Now that you know all about the herd and the farm, let’s talk cheese! The cheese course was the beginning of the sit down meal and was plated in a circle like a clock. Before describing each cheese, Bobby told us the location on the fictional clock. First up was the basil and garlic chèvre at 12:00. This is one of their original cheeses that has lots of garlic as well as basil flavor. I really liked the flavor but thought it might not work in a wine pairing. It did however work very well with the strawberry chutney! At 3:00, was the Smoky Mountain Round, and it was pretty smoky. In the 5:00 position was the Snow Camp, a bloomy rind cheese named after the town where the goats live. This cheese is a mix of cow and goats milks and reminded Neil of the 3 milks Robiola by Luigi Guffanti. Lindale, a raw milk cow Gouda, was at 7:00. It’s been aged for at least 6 months and had both a creamy and tart flavor. The final cheese, at 9:00, was their fig and honey chèvre. It had a great flavor! This course was served with a Vinho Verde rosé from Portugal. It was a pretty effervescent wine with a strawberry flavor. And it’s a wine I’ve only heard of, so I was excited that it was included with our meal.
The formal dinner began with the soup course. The soup of the day was Ajoblanco Malegueño, a chilled almond soup. This dish had a nutty broth, grapes that were full of flavor and there was even the flavor of the grapes in the broth. It was unlike any soup we’ve had before and it was the standout course for Neil! Next up was a spring greens salad with pine nuts and a very flavorful lemon vinaigrette dressing. Our main course was braised pork shoulder with ginger and scallion sauce served with squash. The pork was very tender and had a sweetness to it. Neil liked the squash, which is unusual for him because he’s not usually a fan of summer squash. Maybe it was because there was also celery in there? Dessert was a peach cobbler. All of us at the table pondered if it had whipped cream on top or some sort of handmade goats milk yogurt? The peaches were fresh and the cake part was really tasty. They even made a special version of it for Neil without the cake. Each dinner at Goat Lady Dairy finishes with a cheese truffle coated in cocoa. Wow was that good!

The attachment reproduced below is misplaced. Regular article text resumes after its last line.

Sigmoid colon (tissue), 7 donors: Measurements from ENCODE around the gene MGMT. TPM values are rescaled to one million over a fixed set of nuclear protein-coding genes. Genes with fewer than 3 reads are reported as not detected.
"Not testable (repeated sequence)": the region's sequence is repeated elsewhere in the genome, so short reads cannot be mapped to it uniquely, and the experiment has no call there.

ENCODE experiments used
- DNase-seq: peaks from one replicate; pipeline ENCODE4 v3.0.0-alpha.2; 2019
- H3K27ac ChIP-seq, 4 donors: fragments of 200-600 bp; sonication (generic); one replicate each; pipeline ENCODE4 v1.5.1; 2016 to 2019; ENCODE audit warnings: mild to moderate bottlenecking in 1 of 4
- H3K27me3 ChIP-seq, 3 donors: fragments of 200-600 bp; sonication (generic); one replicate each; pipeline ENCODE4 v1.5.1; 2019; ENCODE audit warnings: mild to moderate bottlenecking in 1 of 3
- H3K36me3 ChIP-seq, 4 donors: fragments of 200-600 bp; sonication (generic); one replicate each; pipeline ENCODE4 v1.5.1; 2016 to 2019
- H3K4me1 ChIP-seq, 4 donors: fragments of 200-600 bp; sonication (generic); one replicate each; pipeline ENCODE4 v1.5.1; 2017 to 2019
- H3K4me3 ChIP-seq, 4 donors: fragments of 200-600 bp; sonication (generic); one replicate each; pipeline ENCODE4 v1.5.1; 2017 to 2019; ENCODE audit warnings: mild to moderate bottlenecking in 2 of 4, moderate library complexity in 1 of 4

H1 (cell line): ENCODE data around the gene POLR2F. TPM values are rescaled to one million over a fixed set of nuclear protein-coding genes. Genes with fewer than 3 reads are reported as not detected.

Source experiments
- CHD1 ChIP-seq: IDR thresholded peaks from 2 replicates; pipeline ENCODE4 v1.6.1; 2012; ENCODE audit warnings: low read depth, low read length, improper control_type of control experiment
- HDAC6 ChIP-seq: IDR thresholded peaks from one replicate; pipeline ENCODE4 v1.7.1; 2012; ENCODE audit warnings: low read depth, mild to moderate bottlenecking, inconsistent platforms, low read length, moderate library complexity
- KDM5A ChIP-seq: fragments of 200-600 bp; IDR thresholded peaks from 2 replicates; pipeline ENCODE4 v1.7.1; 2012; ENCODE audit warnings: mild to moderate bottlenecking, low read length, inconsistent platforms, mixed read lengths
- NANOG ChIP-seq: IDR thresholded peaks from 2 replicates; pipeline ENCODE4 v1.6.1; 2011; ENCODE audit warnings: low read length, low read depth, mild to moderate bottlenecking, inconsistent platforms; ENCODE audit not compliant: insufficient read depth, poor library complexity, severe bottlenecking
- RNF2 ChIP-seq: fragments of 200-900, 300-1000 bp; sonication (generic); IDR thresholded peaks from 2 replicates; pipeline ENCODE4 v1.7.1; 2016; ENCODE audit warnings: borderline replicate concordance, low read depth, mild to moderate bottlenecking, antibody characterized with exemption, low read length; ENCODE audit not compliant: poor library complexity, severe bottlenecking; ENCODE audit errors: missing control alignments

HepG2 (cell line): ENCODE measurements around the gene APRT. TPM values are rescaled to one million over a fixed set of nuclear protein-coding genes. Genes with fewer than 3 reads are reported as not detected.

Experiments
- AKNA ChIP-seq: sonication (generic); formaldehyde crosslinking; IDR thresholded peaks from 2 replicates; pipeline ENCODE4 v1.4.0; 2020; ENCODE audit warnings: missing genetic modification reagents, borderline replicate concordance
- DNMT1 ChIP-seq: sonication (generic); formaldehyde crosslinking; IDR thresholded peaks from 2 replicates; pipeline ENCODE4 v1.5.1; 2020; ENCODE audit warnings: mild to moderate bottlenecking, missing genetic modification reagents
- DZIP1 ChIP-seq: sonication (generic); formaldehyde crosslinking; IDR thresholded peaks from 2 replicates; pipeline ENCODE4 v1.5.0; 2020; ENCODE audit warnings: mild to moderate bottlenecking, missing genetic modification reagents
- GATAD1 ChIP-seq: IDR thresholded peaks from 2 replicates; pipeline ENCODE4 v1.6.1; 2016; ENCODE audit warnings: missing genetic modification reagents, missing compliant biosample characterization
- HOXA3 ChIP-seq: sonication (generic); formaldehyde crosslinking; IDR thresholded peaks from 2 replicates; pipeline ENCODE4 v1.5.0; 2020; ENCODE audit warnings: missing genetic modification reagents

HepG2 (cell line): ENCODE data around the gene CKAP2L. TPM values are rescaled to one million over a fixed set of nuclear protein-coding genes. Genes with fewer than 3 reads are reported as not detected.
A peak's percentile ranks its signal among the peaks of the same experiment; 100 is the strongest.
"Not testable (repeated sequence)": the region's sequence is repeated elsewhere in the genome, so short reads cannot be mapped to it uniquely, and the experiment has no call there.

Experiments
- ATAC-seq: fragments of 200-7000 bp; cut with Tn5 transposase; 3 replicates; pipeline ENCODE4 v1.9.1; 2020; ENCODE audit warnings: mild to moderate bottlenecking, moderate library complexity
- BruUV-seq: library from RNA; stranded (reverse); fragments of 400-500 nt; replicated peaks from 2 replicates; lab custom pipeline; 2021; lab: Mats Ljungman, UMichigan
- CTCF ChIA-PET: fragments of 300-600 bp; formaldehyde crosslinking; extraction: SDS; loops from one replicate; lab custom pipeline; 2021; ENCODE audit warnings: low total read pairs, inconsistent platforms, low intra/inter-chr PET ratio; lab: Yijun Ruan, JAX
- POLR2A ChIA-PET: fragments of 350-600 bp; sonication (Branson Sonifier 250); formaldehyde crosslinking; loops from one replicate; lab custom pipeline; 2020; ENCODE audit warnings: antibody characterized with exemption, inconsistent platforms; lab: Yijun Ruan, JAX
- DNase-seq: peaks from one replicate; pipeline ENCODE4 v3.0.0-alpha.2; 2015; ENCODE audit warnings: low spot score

We both had a cup of coffee with our desserts and hung around for a bit talking to our new friends at the table. The crowd dissipated while we talked North Carolina, food and life. The cheeses were on sale on the way out so I needed to figure out which one we’d take home. Do you have a guess which one we picked? The Snow Camp seemed like a cheese we could definitely pair with wine so we settled up and it was time to get going. And remember that country road we were hoping for on the way in? Well we found it on the way out. Not quite as enjoyable at night but we eventually came to the highway and it was smooth sailing. We enjoyed our ride home filled up with farm fresh goodies and tranquility. Definitely a fun trip out to the farm!